While I was watching White, I tried to pay more attention to the color symbolism, etc. than I did in Blue. I do not really think this played a strong factor in my enjoyment of the film. However, I did like White much better because it was a comedy (albeit a dark one at that). Karol (Zbigniew Zamachowski) is having a really bad day. He has a summons to appear at court, gets splattered by an errant pigeon on his way to the courtroom, and then his wife divorces him for failure to consummate the marriage. Struggling through the proceedings with a translator because the Polish Karol does not speak strong French, shamed by his ex-wife (who says she doesn’t love him anymore because he couldn’t get it up after they were married) and denied his request for more time, Karol is – no pun intended – screwed.
His ex-wife Dominique (Julie Delpy) has the apartment, the salon they co-own, and the money he had in the bank. Left only with a moderately-sized trunk of his belongings and completely unrequited love for his ex-wife, Karol starts sleeping in the subway and playing Polish folk tunes via a comb-turned-harmonica for coins. Mikolaj, (Janusz Gajos) recognizes the tune and approaches Karol with an offer to take him back to Poland as well as a strange job proposition.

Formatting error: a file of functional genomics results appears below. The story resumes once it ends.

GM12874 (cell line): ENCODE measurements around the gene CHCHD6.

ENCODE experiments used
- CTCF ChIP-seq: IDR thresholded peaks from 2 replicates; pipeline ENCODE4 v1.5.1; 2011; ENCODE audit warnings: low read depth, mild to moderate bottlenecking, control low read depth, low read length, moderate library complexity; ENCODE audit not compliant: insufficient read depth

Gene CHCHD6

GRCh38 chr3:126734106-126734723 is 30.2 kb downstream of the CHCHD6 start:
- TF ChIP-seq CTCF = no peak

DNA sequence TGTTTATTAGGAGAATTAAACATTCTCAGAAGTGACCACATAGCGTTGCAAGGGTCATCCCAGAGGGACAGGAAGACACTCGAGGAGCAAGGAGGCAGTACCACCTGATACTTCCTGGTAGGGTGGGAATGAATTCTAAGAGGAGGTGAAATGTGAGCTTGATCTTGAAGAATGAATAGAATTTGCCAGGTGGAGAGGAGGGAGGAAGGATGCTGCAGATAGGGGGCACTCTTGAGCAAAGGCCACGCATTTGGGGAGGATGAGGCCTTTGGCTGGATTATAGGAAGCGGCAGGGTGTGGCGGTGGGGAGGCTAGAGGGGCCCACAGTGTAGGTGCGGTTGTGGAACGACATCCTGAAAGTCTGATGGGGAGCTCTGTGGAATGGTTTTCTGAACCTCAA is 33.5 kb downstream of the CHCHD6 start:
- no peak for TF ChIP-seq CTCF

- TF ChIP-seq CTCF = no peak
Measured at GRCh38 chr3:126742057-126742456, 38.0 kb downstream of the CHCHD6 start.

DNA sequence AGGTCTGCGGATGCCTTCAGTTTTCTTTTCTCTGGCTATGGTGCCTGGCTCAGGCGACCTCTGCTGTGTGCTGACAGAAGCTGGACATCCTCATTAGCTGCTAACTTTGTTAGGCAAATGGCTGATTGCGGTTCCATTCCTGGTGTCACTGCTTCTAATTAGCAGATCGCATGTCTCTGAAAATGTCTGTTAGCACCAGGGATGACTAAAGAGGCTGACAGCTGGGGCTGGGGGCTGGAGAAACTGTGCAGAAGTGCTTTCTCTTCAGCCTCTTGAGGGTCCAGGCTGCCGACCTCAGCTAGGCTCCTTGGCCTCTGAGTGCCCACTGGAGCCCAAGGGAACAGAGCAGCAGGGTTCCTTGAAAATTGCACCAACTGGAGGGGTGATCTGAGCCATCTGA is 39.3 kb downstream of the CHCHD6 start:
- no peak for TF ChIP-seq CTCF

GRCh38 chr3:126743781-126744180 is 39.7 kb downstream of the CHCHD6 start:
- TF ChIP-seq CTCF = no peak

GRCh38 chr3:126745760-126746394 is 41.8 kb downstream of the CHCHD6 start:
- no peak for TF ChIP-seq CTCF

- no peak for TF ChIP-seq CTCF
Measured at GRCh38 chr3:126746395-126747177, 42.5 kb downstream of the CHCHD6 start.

Eventually accepting both, Karol gets back to Poland through unusual means, then has another absurd turn of luck ending in his being beaten rather badly by thieves. His fortune improves as he is able to stagger back to the family salon and begin to re-build his life.
Driven by his enduring love for the seemingly underserving Dominique (richly symbolized by objects he brought back from Paris), Karol builds a new life and fully embodies ‘revolutionary ideals’ as his bad fortune reverses itself in post-Communist Poland.
Karol is likeable (though pathetic at times) and the ending is weird, but at least there is continuous action. According to Wikipedia, this is considered the weakest of the trilogy, but I thought it was pretty entertaining and still better than Blue.
- Like dark comedies
- Believe the following statement is true: “Sometimes you’re the statue; sometimes you’re the pigeon”
- Think revenge is a dish best served slightly ridiculous
Put it in the queue!
- Prefer all your symbolism serious
- Don’t like the old ‘fake your own death’ ploy
- Are tired of watching movies where guys follow their exes around like lost sheep just begging for a mocking word or a kick to the emotional ribs
Don’t put it in the queue. (And if you identify with the third reason, you should also probably take a break from watching movies starring Michael Cera.)
Written by Jennifer Venson